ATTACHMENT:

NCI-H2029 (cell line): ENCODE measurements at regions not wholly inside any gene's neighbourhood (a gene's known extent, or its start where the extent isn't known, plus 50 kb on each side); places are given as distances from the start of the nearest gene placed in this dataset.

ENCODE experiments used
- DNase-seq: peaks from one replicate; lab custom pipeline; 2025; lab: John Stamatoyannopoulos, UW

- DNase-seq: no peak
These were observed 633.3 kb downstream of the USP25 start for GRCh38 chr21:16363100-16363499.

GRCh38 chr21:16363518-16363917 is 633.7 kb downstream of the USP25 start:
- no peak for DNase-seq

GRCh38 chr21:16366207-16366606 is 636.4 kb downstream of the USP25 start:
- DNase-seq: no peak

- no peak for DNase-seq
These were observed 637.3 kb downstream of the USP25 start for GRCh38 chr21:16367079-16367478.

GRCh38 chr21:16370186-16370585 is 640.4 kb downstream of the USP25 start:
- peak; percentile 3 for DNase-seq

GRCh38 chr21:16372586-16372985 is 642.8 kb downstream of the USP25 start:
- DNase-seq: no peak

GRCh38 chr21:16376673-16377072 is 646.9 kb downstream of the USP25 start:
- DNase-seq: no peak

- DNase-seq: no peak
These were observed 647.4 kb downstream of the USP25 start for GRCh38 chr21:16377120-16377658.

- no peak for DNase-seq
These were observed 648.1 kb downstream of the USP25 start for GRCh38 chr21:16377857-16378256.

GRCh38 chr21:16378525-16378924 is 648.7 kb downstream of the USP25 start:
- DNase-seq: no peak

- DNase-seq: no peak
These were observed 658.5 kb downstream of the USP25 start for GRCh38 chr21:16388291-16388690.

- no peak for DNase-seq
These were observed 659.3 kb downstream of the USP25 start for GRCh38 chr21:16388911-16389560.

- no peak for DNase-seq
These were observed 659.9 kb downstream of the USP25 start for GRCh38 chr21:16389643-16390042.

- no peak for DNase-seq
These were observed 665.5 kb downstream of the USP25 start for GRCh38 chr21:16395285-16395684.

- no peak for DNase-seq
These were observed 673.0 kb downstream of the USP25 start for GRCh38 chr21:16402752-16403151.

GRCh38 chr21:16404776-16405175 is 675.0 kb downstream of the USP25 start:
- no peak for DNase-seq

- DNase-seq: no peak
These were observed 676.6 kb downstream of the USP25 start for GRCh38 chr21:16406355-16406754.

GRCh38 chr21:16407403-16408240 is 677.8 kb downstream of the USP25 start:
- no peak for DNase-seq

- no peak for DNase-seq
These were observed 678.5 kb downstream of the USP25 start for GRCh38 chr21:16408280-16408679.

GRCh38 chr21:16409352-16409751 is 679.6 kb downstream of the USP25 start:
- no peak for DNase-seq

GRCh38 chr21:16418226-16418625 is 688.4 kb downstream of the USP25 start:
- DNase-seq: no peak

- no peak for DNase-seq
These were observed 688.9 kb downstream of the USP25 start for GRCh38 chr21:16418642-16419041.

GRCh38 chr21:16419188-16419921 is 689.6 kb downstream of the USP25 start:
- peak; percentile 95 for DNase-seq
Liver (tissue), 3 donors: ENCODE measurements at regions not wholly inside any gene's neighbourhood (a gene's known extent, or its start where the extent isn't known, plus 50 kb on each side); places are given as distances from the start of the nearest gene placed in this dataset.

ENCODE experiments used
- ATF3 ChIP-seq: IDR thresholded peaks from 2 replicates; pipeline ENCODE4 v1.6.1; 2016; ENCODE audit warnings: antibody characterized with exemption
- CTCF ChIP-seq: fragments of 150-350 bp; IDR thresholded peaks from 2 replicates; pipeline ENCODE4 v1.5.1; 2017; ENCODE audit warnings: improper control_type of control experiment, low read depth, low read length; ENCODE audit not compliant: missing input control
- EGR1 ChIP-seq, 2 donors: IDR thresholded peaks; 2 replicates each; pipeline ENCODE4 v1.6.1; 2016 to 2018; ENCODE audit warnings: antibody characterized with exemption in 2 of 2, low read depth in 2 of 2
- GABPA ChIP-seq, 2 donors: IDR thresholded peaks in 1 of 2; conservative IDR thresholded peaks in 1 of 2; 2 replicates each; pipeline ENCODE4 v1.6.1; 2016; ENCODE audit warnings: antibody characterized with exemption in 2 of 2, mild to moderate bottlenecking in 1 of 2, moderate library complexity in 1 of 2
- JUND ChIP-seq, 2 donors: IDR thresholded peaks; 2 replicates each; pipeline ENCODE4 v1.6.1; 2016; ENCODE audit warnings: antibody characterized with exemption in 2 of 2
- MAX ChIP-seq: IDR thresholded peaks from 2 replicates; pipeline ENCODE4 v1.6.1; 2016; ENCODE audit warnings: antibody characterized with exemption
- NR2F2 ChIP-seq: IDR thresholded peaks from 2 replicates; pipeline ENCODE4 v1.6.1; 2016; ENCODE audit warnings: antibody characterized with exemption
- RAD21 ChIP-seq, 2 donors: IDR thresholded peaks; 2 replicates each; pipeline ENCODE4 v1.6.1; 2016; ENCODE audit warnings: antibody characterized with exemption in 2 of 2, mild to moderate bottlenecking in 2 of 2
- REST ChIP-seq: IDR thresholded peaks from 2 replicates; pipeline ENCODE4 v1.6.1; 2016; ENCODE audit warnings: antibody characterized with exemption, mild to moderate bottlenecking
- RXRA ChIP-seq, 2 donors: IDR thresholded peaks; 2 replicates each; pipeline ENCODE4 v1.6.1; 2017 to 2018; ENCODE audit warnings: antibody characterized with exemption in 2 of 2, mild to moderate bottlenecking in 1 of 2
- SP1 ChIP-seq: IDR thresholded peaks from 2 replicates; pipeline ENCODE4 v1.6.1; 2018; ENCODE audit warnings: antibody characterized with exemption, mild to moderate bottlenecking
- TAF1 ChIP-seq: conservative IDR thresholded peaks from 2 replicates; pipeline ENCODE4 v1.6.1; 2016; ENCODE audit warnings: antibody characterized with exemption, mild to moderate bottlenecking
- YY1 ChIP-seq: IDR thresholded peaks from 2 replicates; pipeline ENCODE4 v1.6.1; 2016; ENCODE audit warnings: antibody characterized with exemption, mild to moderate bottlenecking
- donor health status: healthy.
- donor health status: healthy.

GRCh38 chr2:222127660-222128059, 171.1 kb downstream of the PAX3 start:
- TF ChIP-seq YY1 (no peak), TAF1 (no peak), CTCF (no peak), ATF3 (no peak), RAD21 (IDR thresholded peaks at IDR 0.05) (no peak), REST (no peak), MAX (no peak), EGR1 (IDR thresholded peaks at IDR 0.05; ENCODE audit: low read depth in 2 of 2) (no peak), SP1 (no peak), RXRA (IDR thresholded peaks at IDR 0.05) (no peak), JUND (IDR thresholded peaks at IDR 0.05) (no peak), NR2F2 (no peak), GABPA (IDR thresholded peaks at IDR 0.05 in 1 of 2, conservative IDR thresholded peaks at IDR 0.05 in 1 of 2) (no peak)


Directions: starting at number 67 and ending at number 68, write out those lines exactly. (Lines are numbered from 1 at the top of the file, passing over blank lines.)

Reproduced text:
GRCh38 chr2:222127660-222128059, 171.1 kb downstream of the PAX3 start:
- TF ChIP-seq YY1 (no peak), TAF1 (no peak), CTCF (no peak), ATF3 (no peak), RAD21 (IDR thresholded peaks at IDR 0.05) (no peak), REST (no peak), MAX (no peak), EGR1 (IDR thresholded peaks at IDR 0.05; ENCODE audit: low read depth in 2 of 2) (no peak), SP1 (no peak), RXRA (IDR thresholded peaks at IDR 0.05) (no peak), JUND (IDR thresholded peaks at IDR 0.05) (no peak), NR2F2 (no peak), GABPA (IDR thresholded peaks at IDR 0.05 in 1 of 2, conservative IDR thresholded peaks at IDR 0.05 in 1 of 2) (no peak)